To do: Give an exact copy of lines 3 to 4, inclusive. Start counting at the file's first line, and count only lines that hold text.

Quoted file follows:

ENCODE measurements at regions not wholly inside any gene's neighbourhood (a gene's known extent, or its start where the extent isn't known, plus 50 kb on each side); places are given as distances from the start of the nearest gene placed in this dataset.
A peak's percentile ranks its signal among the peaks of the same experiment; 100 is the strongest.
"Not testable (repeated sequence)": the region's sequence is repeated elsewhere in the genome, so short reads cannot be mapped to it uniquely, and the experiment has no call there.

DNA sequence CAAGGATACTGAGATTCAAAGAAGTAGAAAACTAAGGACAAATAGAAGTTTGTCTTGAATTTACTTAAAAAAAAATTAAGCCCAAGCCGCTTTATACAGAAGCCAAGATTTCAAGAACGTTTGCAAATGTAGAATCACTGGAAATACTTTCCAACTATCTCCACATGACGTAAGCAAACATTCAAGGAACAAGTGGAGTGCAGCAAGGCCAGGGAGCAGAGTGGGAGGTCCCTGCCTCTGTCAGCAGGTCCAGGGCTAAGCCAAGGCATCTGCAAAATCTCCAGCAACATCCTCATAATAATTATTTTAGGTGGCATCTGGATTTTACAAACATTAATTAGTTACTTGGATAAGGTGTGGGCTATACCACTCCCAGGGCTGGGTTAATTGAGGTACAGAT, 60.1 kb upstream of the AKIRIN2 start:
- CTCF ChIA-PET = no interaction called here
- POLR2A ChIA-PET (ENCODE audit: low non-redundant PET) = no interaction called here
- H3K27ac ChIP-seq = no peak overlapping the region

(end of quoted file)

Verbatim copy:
"Not testable (repeated sequence)": the region's sequence is repeated elsewhere in the genome, so short reads cannot be mapped to it uniquely, and the experiment has no call there.

DNA sequence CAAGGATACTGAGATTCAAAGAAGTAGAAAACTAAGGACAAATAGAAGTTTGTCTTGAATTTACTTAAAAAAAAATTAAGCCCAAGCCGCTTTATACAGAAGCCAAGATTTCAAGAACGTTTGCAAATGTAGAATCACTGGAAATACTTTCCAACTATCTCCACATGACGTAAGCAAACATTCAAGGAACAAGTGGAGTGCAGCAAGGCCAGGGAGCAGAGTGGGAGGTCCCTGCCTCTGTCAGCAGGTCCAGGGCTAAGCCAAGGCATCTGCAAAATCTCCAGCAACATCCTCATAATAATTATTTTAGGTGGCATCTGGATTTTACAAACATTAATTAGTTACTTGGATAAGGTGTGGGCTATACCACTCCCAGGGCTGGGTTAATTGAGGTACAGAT, 60.1 kb upstream of the AKIRIN2 start: